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Tip of the Day
Language: SQL Server
Expertise: Beginner
Mar 25, 1997



Application Security Testing: An Integral Part of DevOps

Calculating Averages Using Clock Times

Joe Celko's Store Survey Puzzle]

You are collecting statistical information stored by the quarter hour. What your customer wants is to get information by hour — not on the hour. That is, we don't want to know what the load was at 00:00 Hrs, at 01:00 Hrs, at 02:00 Hrs, and so forth. We want the average load for the first four quarter hours (00:00, 00:15, 00:30, 01:00), for the next four quarter hours (00:15, 00:30, 01:00, 01:15) and so forth. The sample table looks like this:

        (calendar DATE NOT NULL, 
        clock TIME NOT NULL, 
        load REAL NOT NULL,
        PRIMARY KEY(calendar, clock));

The best way is to add another column to hold the reporting period:

        (calendar DATE NOT NULL, 
        clock TIME NOT NULL, 
        period INTEGER DEFAULT (0) CHECK (period BETWEEN 0 AND 96),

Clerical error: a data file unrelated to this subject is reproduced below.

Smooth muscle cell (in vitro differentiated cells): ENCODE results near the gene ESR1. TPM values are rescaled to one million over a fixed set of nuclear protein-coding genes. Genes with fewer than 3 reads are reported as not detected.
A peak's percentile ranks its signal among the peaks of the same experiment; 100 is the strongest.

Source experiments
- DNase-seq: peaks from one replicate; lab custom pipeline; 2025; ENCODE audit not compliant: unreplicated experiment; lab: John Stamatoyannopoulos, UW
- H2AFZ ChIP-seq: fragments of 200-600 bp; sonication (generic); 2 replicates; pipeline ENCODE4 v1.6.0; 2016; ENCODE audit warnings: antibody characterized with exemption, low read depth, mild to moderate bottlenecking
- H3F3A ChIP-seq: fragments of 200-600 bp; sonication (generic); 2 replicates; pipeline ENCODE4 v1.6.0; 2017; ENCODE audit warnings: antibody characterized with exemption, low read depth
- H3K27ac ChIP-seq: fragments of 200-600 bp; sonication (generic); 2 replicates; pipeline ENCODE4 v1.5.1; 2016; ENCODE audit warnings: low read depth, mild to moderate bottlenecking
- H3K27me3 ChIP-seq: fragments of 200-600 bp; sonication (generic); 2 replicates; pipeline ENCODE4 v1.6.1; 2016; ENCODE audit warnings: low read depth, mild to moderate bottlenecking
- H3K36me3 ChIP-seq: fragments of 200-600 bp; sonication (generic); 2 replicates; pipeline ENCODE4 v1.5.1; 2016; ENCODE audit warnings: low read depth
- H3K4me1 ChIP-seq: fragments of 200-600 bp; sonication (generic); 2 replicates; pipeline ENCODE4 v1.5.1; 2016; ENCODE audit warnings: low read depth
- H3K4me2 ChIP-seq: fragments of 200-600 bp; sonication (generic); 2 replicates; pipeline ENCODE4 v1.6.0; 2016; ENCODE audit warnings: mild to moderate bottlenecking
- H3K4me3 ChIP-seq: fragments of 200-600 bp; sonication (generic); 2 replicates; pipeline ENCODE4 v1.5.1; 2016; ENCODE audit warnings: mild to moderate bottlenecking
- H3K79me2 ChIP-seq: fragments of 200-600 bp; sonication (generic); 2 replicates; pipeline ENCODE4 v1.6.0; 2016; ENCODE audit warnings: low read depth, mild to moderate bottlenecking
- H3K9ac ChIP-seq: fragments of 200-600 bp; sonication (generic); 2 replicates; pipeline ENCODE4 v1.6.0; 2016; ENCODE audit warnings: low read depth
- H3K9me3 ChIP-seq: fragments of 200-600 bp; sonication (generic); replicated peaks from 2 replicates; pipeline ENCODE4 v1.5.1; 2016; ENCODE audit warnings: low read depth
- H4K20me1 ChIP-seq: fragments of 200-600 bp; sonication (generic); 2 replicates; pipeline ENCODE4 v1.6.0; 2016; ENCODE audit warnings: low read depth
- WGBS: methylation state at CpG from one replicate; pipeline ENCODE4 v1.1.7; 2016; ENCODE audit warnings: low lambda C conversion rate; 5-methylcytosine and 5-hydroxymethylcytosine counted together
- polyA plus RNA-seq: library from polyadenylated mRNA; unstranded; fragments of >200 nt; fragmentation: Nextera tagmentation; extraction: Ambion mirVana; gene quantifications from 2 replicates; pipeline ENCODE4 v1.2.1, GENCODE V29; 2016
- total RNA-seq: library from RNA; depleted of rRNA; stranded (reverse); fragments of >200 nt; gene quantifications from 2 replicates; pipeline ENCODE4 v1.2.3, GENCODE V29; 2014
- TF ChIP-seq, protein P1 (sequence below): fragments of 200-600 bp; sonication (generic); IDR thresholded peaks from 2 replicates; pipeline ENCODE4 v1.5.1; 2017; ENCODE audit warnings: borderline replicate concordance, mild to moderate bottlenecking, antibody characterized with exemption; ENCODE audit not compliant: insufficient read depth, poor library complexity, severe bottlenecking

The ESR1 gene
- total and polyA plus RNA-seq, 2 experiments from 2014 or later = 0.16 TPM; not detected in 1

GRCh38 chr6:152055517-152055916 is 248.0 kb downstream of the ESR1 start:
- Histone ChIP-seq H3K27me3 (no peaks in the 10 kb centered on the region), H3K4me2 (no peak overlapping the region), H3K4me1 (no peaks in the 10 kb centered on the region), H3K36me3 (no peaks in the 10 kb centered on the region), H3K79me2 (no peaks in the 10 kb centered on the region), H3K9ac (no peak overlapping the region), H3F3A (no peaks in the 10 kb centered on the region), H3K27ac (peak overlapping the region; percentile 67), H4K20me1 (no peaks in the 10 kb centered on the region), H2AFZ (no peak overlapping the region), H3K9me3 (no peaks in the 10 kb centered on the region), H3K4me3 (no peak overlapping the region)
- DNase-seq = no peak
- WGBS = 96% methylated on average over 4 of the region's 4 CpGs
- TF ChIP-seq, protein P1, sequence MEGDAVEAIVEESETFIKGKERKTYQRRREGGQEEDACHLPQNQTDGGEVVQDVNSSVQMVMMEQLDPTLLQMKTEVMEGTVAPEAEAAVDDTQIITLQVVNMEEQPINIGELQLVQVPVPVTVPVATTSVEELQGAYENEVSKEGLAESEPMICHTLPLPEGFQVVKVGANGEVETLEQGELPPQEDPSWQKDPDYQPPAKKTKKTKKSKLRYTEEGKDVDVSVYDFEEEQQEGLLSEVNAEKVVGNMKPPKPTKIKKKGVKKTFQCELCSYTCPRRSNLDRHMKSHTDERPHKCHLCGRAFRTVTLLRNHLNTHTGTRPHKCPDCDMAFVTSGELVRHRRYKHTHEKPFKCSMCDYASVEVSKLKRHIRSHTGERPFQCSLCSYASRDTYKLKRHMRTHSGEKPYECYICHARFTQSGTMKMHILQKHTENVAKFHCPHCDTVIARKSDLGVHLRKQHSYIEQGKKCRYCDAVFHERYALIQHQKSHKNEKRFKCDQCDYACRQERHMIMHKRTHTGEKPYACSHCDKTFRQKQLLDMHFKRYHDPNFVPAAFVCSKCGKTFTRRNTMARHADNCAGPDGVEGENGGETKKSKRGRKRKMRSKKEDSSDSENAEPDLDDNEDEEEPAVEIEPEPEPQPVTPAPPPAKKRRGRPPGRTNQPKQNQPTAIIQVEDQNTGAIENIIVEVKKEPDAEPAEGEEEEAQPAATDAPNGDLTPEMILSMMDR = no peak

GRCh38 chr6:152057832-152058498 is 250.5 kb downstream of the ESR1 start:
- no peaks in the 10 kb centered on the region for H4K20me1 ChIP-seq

load REAL DEFAULT (0) NOT NULL,
        PRIMARY KEY (calendar, clock));
Then update the table with a series of statements like this:
    UPDATE LoadData
        SET period = 0
        WHERE clock IN (00:00, 00:15, 00:30, 01:00);
Now the report becomes:
    SELECT period, MAX(clock), AVG(load)
        FROM LoadData
        GROUP BY period;
If you are not sure that the samples will fall exactly on the quarter hour then hedge your bets a little bit by letting the clock times fall within a time frame.
    UPDATE LoadData
        SET period = 1
        WHERE clock BETWEEN 00:00 AND 01:00;
Just how you want to handle the query is up to you. The first query will still work, but it does not allow for the spacing of the samples should they be too close together.

Puzzle provided courtesy of:
Joe Celko

DevX Pro
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